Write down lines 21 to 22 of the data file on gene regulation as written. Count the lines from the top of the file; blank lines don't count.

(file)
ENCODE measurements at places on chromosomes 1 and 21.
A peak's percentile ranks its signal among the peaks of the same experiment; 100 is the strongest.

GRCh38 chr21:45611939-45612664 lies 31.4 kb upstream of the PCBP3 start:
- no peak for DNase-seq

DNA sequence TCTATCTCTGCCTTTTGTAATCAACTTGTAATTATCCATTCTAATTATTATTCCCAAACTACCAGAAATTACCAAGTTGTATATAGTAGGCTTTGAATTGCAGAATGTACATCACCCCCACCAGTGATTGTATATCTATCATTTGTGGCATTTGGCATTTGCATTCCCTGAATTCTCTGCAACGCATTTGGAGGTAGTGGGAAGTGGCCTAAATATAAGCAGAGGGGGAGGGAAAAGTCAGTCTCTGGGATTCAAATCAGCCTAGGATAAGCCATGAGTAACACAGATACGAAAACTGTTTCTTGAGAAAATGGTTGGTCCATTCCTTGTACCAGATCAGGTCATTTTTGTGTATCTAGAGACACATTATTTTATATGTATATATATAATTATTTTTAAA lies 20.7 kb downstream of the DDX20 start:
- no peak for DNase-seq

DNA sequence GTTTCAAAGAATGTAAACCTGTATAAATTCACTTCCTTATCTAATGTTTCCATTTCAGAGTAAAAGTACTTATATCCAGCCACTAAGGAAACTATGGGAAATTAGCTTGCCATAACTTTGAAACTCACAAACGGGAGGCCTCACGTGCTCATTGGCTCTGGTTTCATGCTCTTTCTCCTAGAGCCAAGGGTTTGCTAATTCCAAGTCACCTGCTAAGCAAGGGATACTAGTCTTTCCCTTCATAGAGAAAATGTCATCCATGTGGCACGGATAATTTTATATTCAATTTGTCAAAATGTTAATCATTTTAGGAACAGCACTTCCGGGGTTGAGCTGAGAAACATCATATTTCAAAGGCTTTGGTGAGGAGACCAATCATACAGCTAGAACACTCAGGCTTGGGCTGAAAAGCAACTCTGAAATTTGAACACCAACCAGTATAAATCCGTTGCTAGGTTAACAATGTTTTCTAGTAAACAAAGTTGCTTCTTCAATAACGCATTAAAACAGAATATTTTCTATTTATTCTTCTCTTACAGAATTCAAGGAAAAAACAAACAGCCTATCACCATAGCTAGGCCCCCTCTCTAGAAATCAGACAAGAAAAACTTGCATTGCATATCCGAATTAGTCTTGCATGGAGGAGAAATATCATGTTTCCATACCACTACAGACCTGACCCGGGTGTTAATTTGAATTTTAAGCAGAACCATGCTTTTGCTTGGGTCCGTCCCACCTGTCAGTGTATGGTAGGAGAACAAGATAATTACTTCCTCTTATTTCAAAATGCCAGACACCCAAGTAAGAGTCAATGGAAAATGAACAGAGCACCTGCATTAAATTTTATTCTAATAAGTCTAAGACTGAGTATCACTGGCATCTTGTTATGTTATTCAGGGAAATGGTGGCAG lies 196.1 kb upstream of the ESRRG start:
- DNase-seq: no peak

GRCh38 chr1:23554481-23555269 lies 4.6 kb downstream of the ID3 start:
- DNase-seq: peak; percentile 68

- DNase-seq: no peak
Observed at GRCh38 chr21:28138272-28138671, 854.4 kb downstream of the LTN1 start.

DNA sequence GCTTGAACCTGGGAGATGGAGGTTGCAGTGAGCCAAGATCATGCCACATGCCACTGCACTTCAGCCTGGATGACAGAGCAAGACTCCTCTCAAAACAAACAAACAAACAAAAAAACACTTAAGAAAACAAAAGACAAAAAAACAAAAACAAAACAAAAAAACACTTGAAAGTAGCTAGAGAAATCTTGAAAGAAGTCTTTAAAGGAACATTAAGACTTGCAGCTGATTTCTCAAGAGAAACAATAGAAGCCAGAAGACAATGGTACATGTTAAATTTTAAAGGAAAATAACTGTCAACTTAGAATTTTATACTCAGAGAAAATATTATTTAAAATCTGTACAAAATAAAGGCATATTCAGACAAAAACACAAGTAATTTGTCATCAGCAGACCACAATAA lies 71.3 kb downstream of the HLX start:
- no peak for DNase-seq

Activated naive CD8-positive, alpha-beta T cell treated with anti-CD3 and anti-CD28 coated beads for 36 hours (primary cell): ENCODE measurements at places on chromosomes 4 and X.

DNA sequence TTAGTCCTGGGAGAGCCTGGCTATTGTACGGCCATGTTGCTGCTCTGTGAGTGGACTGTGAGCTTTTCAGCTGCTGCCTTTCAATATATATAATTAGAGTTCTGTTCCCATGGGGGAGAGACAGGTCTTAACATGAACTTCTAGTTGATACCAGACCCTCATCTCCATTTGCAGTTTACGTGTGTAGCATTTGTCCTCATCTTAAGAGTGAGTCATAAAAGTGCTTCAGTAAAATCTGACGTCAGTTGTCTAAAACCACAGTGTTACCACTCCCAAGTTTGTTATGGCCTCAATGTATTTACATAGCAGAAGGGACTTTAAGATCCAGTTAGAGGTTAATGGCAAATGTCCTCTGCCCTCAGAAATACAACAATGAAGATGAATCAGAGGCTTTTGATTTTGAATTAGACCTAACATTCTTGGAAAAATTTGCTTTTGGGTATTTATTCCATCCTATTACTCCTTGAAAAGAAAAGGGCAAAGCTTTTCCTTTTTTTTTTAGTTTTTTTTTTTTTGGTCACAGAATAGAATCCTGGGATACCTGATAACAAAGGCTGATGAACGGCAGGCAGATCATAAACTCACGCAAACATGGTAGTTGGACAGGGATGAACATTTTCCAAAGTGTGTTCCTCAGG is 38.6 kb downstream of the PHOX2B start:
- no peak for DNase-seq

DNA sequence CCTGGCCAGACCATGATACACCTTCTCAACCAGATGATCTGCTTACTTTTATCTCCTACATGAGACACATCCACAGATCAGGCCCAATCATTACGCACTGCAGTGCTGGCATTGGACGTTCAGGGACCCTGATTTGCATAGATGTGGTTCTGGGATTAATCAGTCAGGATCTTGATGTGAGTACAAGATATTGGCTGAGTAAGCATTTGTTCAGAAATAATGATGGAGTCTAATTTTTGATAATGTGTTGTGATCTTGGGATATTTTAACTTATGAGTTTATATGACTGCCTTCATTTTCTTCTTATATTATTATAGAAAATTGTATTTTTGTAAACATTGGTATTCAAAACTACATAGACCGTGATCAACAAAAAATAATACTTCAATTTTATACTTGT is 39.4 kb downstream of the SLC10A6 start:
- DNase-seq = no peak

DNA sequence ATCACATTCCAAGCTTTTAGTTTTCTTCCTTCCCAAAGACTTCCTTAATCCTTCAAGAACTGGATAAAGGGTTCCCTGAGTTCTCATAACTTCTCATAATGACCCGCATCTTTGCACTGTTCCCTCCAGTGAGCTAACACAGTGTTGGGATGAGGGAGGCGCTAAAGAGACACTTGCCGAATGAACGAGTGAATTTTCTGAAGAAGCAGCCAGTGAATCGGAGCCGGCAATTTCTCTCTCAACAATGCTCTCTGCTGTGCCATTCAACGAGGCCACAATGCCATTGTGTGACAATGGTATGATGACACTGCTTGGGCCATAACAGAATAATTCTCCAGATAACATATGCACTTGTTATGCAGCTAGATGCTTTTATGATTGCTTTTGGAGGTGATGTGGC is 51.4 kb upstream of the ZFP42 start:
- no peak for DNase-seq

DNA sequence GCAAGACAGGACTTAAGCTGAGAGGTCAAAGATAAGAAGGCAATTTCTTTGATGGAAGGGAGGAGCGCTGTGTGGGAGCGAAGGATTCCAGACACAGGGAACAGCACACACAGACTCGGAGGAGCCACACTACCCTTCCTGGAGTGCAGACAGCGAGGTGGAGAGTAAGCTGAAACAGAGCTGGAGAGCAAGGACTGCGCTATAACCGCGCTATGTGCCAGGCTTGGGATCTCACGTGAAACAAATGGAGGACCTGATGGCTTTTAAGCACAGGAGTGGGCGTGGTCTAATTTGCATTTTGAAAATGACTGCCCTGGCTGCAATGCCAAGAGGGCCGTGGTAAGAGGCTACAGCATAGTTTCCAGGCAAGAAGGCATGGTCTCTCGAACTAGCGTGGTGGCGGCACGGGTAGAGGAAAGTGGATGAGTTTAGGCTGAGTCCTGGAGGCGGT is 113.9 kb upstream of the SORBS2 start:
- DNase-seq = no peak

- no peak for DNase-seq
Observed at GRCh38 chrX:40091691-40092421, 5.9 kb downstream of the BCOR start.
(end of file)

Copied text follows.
- no peak for DNase-seq

DNA sequence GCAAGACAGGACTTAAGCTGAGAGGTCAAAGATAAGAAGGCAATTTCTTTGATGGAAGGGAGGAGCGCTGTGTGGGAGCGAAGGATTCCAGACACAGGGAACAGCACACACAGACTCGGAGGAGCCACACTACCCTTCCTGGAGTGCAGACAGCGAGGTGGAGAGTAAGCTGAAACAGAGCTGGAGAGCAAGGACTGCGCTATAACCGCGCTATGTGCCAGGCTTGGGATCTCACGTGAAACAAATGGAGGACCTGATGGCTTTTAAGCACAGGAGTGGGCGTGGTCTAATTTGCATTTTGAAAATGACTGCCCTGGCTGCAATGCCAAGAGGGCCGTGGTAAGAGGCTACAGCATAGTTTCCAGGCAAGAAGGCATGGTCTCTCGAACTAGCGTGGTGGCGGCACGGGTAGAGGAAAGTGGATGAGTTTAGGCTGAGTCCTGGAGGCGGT is 113.9 kb upstream of the SORBS2 start: